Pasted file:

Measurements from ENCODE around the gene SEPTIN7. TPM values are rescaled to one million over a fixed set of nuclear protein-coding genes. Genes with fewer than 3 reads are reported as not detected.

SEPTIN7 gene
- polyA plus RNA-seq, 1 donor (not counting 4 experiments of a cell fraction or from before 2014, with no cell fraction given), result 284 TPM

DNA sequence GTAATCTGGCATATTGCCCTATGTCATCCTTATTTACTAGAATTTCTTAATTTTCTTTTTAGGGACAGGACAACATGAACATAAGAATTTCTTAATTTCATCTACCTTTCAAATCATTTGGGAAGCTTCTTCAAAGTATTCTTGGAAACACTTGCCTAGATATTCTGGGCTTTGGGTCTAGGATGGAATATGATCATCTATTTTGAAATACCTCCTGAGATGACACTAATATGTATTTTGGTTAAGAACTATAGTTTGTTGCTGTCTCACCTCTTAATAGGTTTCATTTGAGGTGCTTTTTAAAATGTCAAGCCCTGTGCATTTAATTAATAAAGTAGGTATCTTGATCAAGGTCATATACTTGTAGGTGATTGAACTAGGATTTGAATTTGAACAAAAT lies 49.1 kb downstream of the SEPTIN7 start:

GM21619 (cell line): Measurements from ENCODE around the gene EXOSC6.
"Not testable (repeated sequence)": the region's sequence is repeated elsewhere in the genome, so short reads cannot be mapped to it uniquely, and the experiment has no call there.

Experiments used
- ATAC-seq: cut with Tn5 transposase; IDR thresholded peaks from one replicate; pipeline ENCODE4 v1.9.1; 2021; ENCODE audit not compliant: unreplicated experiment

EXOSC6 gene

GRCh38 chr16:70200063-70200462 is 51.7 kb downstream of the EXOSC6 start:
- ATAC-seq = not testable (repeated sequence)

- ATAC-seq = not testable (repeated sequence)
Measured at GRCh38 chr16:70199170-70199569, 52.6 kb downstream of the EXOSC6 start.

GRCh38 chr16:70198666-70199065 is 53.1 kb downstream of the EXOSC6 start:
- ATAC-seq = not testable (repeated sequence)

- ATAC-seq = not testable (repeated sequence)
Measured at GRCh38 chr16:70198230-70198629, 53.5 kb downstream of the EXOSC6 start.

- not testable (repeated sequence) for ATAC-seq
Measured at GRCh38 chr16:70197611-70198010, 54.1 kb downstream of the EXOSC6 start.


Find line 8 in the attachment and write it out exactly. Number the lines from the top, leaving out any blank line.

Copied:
- ATAC-seq: cut with Tn5 transposase; IDR thresholded peaks from one replicate; pipeline ENCODE4 v1.9.1; 2021; ENCODE audit not compliant: unreplicated experiment